Always ask a closing question to secure the business. Don’t waffle or talk around it—or worse, wait for your prospect to ask you. No doubt you have heard of many good ways to ask the question, “Would you like to give it a try?” The point is, ask.

Asking Strategy #3: Ask for Written Endorsements

Well-written, results-oriented testimonials from highly respected people are powerful for future sales. They solidify the quality of your product or service and leverage you as a person who has integrity, is trustworthy and gets the job done on time.

When is the best time to ask? Right after you have provided excellent service, gone the extra mile to help out, or in any other way made your customer really happy.

Simply ask if your customer would be willing to give you a testimonial about the value of your product or service, plus any other helpful comments.

Asking Strategy #4: Ask for Top-Quality Referrals

Just about everyone in business knows the importance of referrals. It’s the easiest, least expensive way of ensuring your growth and success in the marketplace.

Your core clients will gladly give you referrals because you treat them so well. So why not ask all of them for referrals? It’s a habit that will dramatically increase your income. Like any other habit, the more you do it the easier it becomes.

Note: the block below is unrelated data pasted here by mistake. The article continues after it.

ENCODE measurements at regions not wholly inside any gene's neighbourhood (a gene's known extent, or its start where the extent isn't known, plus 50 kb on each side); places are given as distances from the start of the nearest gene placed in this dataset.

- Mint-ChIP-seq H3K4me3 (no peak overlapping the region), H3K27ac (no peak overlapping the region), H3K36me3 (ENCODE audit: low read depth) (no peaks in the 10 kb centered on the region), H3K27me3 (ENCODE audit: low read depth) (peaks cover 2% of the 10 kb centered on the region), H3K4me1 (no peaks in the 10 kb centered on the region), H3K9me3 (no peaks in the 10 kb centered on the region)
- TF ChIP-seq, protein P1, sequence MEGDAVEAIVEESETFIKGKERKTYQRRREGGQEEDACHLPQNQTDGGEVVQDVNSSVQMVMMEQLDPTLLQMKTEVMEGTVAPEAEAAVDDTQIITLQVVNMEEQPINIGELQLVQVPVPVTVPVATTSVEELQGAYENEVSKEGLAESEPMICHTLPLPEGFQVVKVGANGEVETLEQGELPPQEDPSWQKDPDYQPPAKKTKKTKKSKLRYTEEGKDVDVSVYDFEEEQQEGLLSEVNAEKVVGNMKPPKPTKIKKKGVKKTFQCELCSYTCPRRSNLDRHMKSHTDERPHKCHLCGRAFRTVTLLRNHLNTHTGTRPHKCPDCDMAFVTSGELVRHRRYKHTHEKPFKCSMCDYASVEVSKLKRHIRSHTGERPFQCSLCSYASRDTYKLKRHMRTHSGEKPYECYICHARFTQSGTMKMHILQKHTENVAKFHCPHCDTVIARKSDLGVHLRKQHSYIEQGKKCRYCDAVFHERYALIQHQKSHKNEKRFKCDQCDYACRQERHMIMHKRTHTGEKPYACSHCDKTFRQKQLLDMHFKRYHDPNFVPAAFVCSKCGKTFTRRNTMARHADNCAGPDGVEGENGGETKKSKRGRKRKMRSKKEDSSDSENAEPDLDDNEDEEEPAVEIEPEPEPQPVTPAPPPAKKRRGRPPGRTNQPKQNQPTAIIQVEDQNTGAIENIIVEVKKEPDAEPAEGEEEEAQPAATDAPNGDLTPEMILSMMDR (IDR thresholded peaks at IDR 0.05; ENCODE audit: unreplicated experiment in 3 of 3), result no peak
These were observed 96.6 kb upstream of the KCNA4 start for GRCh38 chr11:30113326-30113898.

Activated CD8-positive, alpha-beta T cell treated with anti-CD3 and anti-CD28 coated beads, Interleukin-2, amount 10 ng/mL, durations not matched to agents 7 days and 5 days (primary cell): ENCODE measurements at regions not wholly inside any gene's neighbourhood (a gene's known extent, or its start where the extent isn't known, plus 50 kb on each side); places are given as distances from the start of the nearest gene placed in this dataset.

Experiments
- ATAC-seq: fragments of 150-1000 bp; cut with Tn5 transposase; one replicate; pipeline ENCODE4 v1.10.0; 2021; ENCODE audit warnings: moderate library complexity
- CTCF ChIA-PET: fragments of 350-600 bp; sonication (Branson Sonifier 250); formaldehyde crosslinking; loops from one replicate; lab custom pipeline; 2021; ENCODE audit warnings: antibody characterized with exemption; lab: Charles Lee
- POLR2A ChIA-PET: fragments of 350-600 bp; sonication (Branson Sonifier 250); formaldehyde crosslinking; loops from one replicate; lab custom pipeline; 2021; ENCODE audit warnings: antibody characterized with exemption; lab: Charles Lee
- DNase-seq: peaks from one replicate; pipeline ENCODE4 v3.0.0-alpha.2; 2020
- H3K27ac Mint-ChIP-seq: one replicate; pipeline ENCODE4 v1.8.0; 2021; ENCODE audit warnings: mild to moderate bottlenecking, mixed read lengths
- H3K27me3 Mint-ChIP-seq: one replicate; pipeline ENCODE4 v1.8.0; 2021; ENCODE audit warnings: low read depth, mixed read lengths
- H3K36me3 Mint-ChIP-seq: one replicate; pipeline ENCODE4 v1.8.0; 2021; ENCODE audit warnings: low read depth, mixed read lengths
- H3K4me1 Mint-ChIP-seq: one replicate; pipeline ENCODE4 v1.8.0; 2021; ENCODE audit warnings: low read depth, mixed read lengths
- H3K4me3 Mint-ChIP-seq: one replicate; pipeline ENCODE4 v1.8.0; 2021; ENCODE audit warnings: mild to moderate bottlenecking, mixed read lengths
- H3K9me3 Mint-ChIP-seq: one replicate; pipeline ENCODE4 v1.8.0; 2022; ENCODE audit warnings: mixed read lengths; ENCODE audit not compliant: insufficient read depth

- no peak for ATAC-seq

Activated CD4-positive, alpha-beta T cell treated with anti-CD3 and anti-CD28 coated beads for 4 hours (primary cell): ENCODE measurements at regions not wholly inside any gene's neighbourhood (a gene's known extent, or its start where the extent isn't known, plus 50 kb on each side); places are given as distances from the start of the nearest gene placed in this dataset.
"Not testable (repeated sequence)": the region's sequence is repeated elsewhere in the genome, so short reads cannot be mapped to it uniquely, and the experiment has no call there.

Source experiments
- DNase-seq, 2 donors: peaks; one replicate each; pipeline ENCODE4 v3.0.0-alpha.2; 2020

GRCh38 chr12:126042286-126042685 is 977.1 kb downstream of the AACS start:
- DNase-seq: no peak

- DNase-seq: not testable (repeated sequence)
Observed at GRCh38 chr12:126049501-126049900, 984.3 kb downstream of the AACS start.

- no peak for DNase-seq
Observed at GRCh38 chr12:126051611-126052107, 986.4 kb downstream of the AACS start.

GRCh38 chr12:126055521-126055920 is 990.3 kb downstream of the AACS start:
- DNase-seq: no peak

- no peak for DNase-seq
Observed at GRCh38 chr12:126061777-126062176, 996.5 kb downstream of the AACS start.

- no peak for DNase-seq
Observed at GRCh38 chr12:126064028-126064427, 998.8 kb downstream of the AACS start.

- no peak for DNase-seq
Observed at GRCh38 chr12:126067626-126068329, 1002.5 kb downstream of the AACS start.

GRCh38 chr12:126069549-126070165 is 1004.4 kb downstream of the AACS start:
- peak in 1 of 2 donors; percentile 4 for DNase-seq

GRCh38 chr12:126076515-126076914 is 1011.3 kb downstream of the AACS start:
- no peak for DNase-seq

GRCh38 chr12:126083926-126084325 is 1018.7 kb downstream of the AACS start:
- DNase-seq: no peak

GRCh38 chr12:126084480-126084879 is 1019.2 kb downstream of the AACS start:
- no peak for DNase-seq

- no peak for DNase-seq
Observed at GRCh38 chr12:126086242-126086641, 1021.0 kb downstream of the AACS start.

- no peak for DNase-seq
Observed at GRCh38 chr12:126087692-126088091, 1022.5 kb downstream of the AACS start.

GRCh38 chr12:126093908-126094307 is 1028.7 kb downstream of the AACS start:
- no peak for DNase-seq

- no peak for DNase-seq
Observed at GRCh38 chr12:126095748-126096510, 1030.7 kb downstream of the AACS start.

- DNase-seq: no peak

Asking Strategy #5: Ask for More Business

Look for other products or services you can provide your customers. Devise a system that tells you when your clients will require more of your products. The simplest way is to ask your customers when you should contact them to reorder. It’s often easier to sell your existing clients more than to go looking for new ones.

Asking Strategy #6: Ask to Renegotiate

Regular business activities include negotiation. Many businesses get stuck because they lack skills in negotiation, yet this is simply another form of asking that can save a lot of time and money. Look at your vendors and suppliers and see if there are areas where you can be saving money. Just ask.

All sorts of contracts can be renegotiated in your personal life, too, such as changing your mortgage terms and rate, reviewing your cell phone plan and requesting a policy review with your insurance agent. As long as you negotiate ethically and in the spirit of win-win, you can enjoy a lot of flexibility. Nothing is ever cast in stone.

Asking Strategy #7: Ask for Feedback